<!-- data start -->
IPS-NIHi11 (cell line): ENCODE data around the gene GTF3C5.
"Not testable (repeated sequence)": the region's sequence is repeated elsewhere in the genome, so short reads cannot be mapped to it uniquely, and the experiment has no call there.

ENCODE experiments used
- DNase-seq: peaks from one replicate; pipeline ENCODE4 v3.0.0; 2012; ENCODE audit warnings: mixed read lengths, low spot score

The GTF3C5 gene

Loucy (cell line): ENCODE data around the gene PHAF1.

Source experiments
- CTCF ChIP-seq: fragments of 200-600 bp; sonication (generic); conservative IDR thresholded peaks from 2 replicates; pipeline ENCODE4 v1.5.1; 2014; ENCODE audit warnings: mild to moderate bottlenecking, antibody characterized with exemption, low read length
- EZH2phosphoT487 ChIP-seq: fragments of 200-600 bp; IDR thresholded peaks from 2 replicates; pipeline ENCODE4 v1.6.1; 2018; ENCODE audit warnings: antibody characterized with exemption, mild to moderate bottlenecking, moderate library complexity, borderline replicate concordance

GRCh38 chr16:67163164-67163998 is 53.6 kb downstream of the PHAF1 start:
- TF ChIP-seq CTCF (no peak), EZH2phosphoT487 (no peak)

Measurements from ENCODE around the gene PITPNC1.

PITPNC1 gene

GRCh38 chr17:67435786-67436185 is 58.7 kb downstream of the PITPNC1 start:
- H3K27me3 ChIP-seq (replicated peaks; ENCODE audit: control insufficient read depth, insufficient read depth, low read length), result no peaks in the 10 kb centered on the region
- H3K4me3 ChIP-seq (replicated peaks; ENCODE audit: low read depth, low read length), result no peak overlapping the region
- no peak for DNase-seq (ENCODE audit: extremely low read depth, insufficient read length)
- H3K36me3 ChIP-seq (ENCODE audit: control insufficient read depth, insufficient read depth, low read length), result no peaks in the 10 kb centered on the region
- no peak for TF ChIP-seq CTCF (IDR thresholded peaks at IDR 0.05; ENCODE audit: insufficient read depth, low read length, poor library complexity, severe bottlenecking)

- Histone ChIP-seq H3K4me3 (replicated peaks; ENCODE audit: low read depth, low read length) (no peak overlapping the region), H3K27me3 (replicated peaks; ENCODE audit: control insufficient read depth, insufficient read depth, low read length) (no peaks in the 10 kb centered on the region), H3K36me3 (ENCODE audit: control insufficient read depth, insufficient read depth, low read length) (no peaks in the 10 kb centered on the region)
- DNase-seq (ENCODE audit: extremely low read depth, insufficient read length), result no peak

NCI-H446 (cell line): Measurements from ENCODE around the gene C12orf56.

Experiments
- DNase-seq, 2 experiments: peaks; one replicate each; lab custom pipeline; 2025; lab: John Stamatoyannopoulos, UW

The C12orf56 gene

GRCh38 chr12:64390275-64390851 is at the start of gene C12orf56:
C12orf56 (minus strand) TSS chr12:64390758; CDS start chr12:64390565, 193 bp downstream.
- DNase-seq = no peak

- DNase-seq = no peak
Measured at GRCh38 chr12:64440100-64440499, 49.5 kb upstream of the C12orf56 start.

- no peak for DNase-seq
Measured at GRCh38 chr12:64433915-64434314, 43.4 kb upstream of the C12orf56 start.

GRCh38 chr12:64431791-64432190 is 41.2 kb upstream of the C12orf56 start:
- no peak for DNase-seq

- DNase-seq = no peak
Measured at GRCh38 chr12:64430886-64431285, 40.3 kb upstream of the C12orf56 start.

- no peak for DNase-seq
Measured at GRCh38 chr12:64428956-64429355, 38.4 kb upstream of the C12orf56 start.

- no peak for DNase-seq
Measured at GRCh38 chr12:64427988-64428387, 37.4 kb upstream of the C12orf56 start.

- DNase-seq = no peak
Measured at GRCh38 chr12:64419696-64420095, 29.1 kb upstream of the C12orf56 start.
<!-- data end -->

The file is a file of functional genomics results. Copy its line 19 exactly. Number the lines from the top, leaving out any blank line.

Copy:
- no peak for TF ChIP-seq CTCF (IDR thresholded peaks at IDR 0.05; ENCODE audit: insufficient read depth, low read length, poor library complexity, severe bottlenecking)